Counting and miscounting sheep: genetic evidence for pervasive misclassification of wild fauna as domestic stock
AbstractThe original analyses of faunal assemblages excavated from Blydefontein Rock Shelter, Karoo in 1967 (Sampson) and 1985 (Bousman) were undertaken by Klein and Cruz-Uribe and did not identify remains of domestic stock. Reanalysis of the 1985 faunal assemblage by Scott and Plug found the remains of domestic stock. Ten specimens were morphologically identified as sheep or sheep/goat. One of those specimens identified as a domestic caprine yielded a direct radiocarbon determination of 2860–2765 cal. BP, some 800 years older than any other evidence of domestic stock in the region. Eight of the specimens identified as domestic stock were provided for ancient DNA analysis, and we were able to recover DNA from five of them. Mitochondrial genome sequencing allowed us to identify one of the specimens morphologically identified as sheep/goat to sheep, and identify four other such specimens as originating in indigenous southern African bovid species. Crucially, the specimen purported to provide evidence of surprisingly early domestic stock in southern Africa came instead from an eland. Two recently published papers have challenged the authenticity of the genetic results. The challenges, however, are rooted in significant misunderstandings of molecular genetics.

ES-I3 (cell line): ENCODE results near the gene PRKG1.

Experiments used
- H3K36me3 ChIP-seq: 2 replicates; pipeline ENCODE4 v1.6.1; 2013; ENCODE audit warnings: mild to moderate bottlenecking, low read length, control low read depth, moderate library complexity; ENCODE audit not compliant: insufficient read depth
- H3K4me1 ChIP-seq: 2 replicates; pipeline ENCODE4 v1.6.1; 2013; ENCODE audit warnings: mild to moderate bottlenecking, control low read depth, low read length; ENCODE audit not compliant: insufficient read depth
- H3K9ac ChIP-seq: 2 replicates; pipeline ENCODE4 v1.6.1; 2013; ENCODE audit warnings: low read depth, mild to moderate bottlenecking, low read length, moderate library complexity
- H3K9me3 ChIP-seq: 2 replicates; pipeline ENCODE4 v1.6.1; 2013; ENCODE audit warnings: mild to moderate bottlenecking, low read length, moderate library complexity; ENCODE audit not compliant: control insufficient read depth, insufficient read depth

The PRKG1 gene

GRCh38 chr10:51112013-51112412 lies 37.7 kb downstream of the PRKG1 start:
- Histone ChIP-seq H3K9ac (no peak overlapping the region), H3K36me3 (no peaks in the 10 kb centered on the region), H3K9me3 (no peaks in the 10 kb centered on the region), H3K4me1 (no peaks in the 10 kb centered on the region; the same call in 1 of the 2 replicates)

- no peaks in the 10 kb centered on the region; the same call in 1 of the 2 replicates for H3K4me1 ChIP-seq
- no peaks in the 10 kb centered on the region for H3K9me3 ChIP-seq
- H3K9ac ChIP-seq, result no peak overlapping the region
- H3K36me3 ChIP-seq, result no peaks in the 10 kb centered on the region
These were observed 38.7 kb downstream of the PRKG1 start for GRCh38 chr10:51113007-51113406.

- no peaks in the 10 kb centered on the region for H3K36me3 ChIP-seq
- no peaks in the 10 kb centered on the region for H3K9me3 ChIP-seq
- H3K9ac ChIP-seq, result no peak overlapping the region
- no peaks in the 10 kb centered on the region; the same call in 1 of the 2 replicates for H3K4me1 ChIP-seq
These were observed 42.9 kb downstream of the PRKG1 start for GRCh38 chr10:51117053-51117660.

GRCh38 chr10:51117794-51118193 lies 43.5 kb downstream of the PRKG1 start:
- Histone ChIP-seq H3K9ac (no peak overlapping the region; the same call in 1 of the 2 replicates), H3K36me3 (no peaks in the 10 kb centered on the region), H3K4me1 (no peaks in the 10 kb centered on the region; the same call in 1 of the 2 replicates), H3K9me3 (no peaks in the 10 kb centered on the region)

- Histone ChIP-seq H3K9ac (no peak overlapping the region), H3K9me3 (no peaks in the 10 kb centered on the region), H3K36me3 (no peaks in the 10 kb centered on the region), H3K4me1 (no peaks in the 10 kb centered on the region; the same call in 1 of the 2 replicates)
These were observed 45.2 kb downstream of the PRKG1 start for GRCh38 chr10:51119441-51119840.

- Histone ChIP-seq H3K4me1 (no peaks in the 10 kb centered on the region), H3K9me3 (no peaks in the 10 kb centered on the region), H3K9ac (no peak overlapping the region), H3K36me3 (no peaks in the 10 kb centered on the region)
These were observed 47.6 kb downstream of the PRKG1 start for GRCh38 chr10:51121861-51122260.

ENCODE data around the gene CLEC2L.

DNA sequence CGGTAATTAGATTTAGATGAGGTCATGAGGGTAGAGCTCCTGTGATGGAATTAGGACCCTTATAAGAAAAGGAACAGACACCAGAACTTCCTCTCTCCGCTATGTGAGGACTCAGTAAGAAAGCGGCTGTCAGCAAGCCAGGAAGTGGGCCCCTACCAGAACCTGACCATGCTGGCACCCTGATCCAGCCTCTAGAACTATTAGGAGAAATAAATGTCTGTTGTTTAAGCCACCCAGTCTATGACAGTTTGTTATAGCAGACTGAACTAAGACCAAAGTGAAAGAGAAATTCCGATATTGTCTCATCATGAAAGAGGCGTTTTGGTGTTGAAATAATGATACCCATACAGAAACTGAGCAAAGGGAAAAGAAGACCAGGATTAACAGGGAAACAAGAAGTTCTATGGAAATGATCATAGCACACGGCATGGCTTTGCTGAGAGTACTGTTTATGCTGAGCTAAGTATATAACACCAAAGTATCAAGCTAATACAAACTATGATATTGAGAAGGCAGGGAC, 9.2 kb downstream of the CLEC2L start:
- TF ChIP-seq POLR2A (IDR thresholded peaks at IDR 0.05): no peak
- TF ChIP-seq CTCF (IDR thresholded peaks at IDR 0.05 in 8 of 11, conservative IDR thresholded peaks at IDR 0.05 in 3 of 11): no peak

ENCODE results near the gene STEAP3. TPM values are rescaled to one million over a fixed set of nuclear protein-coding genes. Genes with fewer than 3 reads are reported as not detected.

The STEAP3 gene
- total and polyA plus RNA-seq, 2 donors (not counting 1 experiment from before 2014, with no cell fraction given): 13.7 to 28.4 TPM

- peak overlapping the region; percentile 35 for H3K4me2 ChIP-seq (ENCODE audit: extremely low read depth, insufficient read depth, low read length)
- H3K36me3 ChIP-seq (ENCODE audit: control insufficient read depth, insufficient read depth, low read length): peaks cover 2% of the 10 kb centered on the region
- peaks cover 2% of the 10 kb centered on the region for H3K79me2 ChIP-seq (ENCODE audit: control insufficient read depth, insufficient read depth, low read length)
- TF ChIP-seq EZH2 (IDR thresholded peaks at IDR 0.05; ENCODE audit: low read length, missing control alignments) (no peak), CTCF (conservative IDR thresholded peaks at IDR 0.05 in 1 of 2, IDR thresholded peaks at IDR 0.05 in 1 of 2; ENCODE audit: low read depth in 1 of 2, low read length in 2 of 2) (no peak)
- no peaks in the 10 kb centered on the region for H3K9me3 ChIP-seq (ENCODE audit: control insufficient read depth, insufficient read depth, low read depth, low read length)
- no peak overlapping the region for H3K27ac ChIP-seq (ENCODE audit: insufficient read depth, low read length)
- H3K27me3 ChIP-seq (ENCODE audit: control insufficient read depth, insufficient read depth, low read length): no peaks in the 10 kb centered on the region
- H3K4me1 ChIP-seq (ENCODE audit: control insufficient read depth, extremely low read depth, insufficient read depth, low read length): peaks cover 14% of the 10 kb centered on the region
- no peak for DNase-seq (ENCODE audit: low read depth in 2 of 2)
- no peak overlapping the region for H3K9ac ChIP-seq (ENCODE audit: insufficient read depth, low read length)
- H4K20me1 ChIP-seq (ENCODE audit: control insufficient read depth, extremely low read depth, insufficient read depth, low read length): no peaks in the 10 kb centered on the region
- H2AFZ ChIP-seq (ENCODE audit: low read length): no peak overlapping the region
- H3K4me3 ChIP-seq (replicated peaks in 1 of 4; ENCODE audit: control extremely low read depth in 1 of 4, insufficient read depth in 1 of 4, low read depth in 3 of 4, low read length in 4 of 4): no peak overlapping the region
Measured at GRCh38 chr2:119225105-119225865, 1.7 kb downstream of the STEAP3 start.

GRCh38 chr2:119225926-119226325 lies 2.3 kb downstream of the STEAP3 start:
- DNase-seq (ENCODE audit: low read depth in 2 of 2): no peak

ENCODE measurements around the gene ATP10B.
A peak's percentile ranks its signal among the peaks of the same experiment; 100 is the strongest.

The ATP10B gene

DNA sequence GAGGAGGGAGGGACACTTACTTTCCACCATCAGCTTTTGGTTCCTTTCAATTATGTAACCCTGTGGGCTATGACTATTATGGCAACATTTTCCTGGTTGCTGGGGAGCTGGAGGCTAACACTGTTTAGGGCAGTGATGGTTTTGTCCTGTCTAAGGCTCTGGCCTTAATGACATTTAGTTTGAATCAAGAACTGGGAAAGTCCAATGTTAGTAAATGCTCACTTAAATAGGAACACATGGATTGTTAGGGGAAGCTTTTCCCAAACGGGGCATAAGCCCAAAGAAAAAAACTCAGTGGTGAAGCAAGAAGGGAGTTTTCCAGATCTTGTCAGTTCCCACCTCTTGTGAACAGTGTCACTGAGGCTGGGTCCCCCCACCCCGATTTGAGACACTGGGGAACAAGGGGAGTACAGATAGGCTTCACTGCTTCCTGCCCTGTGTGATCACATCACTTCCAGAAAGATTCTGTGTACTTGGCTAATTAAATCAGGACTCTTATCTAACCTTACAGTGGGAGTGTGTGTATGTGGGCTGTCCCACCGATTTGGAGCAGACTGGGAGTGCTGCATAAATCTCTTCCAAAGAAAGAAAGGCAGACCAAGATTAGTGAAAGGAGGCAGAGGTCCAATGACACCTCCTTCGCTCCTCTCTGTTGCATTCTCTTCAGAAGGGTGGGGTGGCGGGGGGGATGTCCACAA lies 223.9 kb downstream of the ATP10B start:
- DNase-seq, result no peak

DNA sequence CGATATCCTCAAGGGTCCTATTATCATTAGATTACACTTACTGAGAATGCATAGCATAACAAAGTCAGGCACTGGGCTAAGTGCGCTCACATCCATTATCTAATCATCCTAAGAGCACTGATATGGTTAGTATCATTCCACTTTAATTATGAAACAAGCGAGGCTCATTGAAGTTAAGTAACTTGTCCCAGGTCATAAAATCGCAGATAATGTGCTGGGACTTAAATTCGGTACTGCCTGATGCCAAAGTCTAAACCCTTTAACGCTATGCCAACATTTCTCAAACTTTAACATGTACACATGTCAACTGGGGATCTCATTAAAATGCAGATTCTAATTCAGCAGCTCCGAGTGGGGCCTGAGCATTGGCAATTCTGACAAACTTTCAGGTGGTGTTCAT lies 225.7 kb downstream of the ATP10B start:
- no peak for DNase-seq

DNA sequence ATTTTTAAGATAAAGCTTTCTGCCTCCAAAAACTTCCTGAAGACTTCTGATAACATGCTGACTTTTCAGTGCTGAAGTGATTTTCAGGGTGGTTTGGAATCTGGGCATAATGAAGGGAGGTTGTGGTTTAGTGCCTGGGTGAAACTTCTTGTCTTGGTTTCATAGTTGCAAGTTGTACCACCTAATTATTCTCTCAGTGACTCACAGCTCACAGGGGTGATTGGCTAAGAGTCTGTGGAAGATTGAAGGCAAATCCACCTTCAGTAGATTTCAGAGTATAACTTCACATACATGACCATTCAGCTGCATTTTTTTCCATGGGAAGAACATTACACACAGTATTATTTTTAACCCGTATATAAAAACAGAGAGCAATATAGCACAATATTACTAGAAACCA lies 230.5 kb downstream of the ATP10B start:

How to Cite
Horsburgh, K., Moreno-Mayar, J., & Klein, R. (2017). Counting and miscounting sheep: genetic evidence for pervasive misclassification of wild fauna as domestic stock. Southern African Humanities, 30, 53-69. Retrieved from http://www.sahumanities.org/ojs/index.php/SAH/article/view/388